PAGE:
I thought about ignoring this one and letting it slide, but it’s too priceless, too typically Microsoft, not to pass on. It seems that Redmond has been inadvertently infecting Windows computers with ransomware through its MSN website. Not to worry, however. The company is happy to hand you a tool to remove the malware, which is akin to locking the door after the horse is gone, as your files will by then be locked up tighter than a waterproof safe.
The news came yesterday, via ZDNet, that Microsoft has “upgraded its malicious software removal tool to tackle TeslaCrypt, or Tescrypt as it calls it.”
TeslaCrypt, a ransomware trojan, became big news early this year when it was found to be targeting computers with a variety of computer games installed. The malware evidently looks for file extensions associated with 40 or so games and encrypts them. The list of games infected includes such popular titles as Call of Duty, World of Warcraft, Minecraft and World of Tanks. From there, the scenario is all too familiar. To unencrypt, users must pay up — the going price is the equivalent of $500 in Bitcoins — to receive the decrypt key.
While media mainly focused on the gaming aspect of TeslaCrypt, lulling non-gaming Windows users in to a false sense of security, it appears that the trojan also targets financial and tax software.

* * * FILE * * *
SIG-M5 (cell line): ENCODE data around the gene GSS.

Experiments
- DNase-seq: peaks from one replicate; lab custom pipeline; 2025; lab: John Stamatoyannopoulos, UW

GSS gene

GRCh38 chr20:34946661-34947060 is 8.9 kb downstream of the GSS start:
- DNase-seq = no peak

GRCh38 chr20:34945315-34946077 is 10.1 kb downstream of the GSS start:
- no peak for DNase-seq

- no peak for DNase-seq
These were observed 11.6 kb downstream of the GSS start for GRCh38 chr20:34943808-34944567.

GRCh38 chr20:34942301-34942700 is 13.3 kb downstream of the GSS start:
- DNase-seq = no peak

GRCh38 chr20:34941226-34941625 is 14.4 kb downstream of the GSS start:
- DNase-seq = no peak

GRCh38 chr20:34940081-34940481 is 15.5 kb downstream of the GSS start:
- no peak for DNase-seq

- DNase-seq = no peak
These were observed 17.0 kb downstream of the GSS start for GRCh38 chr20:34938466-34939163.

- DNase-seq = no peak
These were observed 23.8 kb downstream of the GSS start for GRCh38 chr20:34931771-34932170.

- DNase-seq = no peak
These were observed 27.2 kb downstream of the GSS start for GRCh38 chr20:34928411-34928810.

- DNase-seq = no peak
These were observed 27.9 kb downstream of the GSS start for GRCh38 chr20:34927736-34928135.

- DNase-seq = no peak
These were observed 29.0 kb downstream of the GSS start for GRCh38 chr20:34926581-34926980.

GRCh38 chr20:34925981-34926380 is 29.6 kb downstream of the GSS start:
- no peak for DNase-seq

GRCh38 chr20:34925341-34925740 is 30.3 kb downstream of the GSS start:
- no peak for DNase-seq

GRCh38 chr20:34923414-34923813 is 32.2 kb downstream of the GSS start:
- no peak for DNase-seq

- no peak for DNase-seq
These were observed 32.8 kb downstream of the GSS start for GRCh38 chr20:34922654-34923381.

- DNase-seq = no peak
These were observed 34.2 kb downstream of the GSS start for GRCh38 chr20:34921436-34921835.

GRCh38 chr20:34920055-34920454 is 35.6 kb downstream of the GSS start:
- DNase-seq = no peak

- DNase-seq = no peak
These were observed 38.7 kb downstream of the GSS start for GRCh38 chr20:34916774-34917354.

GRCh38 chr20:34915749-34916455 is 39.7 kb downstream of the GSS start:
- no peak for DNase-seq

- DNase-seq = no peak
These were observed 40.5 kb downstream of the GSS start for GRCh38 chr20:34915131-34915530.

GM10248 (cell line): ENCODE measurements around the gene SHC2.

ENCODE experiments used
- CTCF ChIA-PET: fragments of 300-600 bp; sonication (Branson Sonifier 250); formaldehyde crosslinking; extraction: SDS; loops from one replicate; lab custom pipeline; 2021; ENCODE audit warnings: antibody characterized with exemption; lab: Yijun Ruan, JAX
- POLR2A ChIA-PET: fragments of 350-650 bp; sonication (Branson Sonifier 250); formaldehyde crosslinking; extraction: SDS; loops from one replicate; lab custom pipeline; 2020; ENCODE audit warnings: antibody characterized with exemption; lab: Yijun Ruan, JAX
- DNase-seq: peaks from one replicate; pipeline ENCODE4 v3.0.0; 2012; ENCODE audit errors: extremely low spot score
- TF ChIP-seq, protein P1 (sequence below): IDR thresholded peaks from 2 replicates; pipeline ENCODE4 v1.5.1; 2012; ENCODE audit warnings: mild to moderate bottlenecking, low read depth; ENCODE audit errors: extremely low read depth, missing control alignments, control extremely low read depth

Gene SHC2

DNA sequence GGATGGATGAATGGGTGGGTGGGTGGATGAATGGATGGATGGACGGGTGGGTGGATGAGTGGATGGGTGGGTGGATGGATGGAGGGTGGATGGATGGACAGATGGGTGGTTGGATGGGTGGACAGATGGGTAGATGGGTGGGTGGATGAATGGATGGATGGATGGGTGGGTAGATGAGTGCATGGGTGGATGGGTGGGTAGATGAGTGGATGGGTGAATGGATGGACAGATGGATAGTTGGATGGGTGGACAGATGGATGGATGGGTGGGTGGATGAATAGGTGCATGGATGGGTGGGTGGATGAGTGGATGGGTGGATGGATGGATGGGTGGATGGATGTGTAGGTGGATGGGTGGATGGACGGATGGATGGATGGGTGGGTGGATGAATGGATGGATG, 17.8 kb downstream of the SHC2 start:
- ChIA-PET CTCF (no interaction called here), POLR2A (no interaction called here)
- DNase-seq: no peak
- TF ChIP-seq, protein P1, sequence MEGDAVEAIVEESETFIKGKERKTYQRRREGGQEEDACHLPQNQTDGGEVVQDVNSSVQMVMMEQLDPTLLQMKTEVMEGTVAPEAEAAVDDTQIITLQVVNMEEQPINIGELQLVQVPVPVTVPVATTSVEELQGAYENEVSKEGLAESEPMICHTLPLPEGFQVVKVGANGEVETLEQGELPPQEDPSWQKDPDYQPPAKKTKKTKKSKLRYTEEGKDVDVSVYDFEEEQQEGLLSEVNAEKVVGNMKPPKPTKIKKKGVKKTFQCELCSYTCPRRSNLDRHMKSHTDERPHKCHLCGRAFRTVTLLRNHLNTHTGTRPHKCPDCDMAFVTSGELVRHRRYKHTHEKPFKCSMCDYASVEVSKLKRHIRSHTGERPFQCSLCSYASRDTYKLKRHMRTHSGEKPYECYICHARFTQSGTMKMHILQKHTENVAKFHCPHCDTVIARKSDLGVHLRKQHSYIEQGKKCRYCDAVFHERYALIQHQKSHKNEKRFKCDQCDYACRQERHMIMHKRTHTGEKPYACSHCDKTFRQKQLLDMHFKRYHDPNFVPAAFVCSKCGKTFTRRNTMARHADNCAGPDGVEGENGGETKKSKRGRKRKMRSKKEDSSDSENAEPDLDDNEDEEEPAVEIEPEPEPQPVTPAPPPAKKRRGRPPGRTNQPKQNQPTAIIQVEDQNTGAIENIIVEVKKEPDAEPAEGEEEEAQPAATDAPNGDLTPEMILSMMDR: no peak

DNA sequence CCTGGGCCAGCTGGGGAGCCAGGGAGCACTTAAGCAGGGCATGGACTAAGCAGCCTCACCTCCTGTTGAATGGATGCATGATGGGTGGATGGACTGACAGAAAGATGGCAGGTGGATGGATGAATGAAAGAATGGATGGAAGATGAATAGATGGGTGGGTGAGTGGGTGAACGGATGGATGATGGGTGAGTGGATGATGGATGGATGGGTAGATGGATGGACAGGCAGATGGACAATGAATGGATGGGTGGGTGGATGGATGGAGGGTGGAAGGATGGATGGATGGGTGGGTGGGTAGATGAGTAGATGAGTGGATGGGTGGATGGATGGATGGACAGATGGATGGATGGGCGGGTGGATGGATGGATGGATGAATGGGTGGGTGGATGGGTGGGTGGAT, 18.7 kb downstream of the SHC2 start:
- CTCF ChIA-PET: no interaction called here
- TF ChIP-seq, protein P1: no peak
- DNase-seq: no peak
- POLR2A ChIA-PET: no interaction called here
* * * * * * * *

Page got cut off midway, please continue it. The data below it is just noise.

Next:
Ho hum. Life as usual in the Windows world, eh?
Trouble is, Microsoft began to notice a major uptick in detections of TelsaCrypt in late August, with the numbers rising from less than 1,000 detections daily to more than 3,500. This coincided with a report from the security company Malwarebytes, which detailed on August 27 a major ad based malware campaign using major news websites — including MSN.com — as drive-by delivery platforms.
Initially, unencrypting files locked by TelsaCrypt was pretty straightforward. Early versions of the malware stored the encryption key on the victim’s computer in plain text, prompting Cisco to develop and release the Talos TeslaCrypt Decryption Tool that victims could use to set things right. However, in July, Kaspersky reported that TeslaCrypt version 2.0, which now identifies itself to victims as CryptoWall, stores the encryption key in a binary blob stored in the registry, “which means that it is currently impossible to decrypt files affected by TeslaCrypt.”
As a Linux user, the thought of Microsoft infecting Windows computers through its own news site would be a rather amusing episode from the files of the Keystone Cops, if not for the hapless victims who now find important financial and tax records unreachable. As it is, it’s a reminder to all of us, even if we run Linux, BSD or some other “safe” operating system, to back up our files and back them up often.